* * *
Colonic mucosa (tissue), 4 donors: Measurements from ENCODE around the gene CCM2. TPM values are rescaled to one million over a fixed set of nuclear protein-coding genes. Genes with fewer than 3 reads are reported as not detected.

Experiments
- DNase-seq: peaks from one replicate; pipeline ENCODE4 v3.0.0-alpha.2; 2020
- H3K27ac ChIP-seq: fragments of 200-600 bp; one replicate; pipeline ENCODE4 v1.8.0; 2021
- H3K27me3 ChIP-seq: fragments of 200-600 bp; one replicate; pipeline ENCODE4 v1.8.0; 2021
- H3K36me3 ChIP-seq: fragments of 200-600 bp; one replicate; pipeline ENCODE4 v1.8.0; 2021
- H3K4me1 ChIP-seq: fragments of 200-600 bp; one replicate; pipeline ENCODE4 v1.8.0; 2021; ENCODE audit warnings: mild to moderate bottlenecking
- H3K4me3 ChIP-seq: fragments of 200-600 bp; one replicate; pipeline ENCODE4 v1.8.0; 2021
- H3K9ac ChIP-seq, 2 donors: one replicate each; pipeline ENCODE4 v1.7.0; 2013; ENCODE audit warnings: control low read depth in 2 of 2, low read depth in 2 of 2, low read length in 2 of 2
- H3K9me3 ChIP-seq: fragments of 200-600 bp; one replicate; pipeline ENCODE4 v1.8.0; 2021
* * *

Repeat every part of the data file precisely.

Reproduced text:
Colonic mucosa (tissue), 4 donors: Measurements from ENCODE around the gene CCM2. TPM values are rescaled to one million over a fixed set of nuclear protein-coding genes. Genes with fewer than 3 reads are reported as not detected.

Experiments
- DNase-seq: peaks from one replicate; pipeline ENCODE4 v3.0.0-alpha.2; 2020
- H3K27ac ChIP-seq: fragments of 200-600 bp; one replicate; pipeline ENCODE4 v1.8.0; 2021
- H3K27me3 ChIP-seq: fragments of 200-600 bp; one replicate; pipeline ENCODE4 v1.8.0; 2021
- H3K36me3 ChIP-seq: fragments of 200-600 bp; one replicate; pipeline ENCODE4 v1.8.0; 2021
- H3K4me1 ChIP-seq: fragments of 200-600 bp; one replicate; pipeline ENCODE4 v1.8.0; 2021; ENCODE audit warnings: mild to moderate bottlenecking
- H3K4me3 ChIP-seq: fragments of 200-600 bp; one replicate; pipeline ENCODE4 v1.8.0; 2021
- H3K9ac ChIP-seq, 2 donors: one replicate each; pipeline ENCODE4 v1.7.0; 2013; ENCODE audit warnings: control low read depth in 2 of 2, low read depth in 2 of 2, low read length in 2 of 2
- H3K9me3 ChIP-seq: fragments of 200-600 bp; one replicate; pipeline ENCODE4 v1.8.0; 2021